WRAPUP 1-Weak euro zone confidence, lending points to grim Q1

* Euro zone expected to grow 0.7 percent this year

* Unemployment on the rise

* Companies struggling to borrow

By Jan Strupczewski and Anna Willard

PARIS, Feb 25 (BestGrowthStock) – The European Commission left its
2010 growth outlook for the euro zone unchanged on Thursday
despite concerns about Greece and other reports painting an
increasingly grim picture.

The euro zone should squeeze out 0.7 percent growth, it said
and tweaked up its forecast for the first two quarters.

But other data showed a surprise drop in euro zone
[ID:nLCE61N256] and French confidence [ID:nPAB008194] and a
fifth consecutive fall in lending to companies across the bloc.
[ID:nLCE61N2MC]

Unemployment is also on the rise in France and Germany,
helping fuel concerns about future job cuts that have led to a
wave of strikes around Europe.

“The eurozone recovery is clearly struggling for momentum
while underlying inflationary pressures remain muted,” said
Howard Archer, chief economist at IHS Global Insight.

The commission said it expected 0.2 percent growth from
January to March, up from its November forecast of 0.1 percent.

The euro zone economy grew 0.1 percent in the fourth quarter
of 2009, helped by a 0.6 percent consumption-led expansion in
France but held back by stagnation in Germany.

An unexpected fall in Germany’s Ifo business sentiment index
this month has raised the possibility that the eurozone’s
largest economy could contract in the first quarter while
consumer reports in France have pointed to a signficant pullback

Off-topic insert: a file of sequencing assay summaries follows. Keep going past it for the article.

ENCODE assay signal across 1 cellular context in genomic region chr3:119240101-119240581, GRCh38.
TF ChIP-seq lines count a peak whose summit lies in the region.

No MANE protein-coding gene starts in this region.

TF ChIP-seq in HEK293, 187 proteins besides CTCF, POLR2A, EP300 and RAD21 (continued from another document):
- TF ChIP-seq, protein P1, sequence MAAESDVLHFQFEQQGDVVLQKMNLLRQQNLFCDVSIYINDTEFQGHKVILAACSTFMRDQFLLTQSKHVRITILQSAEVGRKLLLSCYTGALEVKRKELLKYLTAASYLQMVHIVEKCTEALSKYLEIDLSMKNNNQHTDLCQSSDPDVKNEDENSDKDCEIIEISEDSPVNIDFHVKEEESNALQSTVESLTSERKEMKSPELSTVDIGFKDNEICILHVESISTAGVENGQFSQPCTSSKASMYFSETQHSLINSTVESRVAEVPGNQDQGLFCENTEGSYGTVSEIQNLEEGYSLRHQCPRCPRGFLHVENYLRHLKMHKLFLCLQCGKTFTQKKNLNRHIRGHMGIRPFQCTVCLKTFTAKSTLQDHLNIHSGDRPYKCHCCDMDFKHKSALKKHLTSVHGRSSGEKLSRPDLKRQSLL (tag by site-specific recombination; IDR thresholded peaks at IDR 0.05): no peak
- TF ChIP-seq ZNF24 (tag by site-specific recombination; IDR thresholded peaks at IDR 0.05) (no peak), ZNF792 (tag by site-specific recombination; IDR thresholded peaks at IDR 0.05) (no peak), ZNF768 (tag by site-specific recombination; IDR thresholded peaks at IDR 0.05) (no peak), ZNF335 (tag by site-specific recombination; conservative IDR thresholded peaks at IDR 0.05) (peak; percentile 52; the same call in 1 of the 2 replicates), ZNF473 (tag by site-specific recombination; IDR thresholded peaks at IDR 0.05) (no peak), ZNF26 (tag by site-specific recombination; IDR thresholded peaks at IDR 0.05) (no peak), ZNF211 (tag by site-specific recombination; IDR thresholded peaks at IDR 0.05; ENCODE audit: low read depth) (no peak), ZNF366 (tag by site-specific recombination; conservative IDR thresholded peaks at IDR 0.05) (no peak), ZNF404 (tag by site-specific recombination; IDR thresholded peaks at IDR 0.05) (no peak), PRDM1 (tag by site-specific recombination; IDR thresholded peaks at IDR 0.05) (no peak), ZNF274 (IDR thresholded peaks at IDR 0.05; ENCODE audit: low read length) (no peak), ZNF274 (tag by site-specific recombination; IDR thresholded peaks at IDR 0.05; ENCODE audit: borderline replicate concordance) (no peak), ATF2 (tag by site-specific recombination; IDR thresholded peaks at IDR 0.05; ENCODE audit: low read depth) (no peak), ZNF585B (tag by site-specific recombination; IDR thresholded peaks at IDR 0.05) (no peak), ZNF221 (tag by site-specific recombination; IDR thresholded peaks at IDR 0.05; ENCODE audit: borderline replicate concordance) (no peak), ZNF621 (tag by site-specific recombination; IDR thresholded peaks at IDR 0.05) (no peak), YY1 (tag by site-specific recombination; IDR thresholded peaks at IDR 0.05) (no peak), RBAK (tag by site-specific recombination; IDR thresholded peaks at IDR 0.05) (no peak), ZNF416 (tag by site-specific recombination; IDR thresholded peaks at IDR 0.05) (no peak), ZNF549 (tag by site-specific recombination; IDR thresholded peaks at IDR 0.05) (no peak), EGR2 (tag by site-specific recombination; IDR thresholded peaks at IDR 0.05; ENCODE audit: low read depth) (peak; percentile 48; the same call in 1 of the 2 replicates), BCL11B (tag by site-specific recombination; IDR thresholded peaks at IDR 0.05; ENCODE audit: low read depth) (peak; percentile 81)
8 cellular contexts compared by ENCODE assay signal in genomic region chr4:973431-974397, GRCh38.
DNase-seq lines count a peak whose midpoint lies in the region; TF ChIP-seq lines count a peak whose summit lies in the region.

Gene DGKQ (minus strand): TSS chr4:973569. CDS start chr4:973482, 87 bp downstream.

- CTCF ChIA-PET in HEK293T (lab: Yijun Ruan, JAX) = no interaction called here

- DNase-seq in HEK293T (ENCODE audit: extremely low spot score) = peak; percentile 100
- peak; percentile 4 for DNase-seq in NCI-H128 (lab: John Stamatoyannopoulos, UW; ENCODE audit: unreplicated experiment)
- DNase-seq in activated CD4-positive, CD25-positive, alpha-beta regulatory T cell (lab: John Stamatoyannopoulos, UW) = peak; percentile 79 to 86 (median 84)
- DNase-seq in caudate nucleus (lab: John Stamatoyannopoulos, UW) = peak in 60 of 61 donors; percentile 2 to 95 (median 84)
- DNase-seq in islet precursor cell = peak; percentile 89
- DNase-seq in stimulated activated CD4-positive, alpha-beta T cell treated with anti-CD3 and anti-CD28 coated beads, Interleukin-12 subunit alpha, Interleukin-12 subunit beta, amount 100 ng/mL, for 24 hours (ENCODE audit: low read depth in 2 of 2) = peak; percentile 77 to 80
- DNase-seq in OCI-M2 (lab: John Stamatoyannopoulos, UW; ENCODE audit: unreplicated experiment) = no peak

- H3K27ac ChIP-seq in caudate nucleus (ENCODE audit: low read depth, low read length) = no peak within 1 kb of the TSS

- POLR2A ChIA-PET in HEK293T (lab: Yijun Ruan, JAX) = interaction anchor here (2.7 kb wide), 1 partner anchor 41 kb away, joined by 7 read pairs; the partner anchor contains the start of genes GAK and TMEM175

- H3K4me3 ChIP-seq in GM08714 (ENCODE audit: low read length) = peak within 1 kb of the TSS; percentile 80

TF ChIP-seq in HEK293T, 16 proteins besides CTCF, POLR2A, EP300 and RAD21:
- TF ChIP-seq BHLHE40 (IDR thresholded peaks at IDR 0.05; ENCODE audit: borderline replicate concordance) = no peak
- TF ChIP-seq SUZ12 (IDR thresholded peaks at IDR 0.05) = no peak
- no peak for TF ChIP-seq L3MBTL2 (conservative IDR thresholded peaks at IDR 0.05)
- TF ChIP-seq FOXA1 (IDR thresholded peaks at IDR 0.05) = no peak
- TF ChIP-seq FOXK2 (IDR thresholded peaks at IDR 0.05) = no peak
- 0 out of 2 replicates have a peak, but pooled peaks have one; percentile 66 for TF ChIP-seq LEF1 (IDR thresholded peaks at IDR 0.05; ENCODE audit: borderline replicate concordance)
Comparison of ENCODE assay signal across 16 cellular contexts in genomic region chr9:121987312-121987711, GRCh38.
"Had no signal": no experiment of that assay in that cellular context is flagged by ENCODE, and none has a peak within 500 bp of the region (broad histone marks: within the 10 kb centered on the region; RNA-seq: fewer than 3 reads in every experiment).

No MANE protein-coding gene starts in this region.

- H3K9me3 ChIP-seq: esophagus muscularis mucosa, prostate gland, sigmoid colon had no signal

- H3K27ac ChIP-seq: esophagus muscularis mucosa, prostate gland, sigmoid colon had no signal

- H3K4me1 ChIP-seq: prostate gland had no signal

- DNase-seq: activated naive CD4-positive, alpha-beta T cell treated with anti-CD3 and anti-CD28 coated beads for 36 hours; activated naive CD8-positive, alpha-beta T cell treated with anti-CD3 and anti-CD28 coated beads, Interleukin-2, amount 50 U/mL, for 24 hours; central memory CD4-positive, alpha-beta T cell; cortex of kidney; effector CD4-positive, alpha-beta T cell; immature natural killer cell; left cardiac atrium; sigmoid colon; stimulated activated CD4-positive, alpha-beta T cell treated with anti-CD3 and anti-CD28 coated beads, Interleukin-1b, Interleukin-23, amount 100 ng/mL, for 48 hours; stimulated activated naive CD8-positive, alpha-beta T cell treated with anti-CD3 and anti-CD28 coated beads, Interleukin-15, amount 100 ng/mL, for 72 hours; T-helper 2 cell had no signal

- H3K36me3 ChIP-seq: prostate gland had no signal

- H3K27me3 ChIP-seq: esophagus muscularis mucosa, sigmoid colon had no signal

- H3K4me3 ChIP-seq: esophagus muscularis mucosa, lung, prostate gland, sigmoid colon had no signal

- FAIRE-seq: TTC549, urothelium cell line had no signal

in shopping habits.

The European Commission said euro zone economic sentiment
eased marginally in February, defying expectations for a rise.

The fiscal crisis in Greece has also dimmed the outlook.
Warnings from ratings agency Standard & Poor’s that it could cut
the country’s rating by one or two notches added to these
concerns, helping the euro hit a one-year low against the yen on
Thursday.

JOB CUTS

Thursday’s reports reinforced expectations that the European
Central Bank will keep its key interest rate at 1 percent for
some time.

Money supply growth accelerated just 0.1 percent in January,
while lending to euro zone firms fell to an 18-month low, the
ECB said.

“For the ECB there is really no reason to fear inflation
based on the money supply and credit figures … the chance of a
rate hike this year is very remote,” said Kenneth Broux, an
analyst at Lloyds TSB.

France said on Wednesday that its headline jobless total
rose 19,500 in January, up 0.7 percent from the previous month.
[ID:nPAB008193] German unemployment also rose by 7,000, although
that was a smaller rise than had been expected. [ID:nLDe61O0SR]

Workers at France’s Total refineries and air traffic
controllers have been on strike this week over job cut fears.

A one-day general strike in Greece on Wednesday halted
flights, train and ferries as thousands protested government
austerity measures.

Concerns over the fiscal problems in Greece and other
peripheral euro zone countries, have helped weaken the euro
slightly against other currencies, providing one brightspot in
an otherwise bleak outlook for Europe’s exporters.

Italian business confidence rose for the fifth month running
in February to reach its highest level since June 2008 as orders
edged up and the production outlook improved sharply.
[n:DE61O0SA]

“Italian manufacturing is very dependent on exports and the
improvement in confidence is probably linked to the depreciation
of the euro,” said Deutsche Bank economist Gilles Moec.

Investment Research

(Additional reporting by Krista Hughes in Frankfurt; Editing by
Susan Fenton)

WRAPUP 1-Weak euro zone confidence, lending points to grim Q1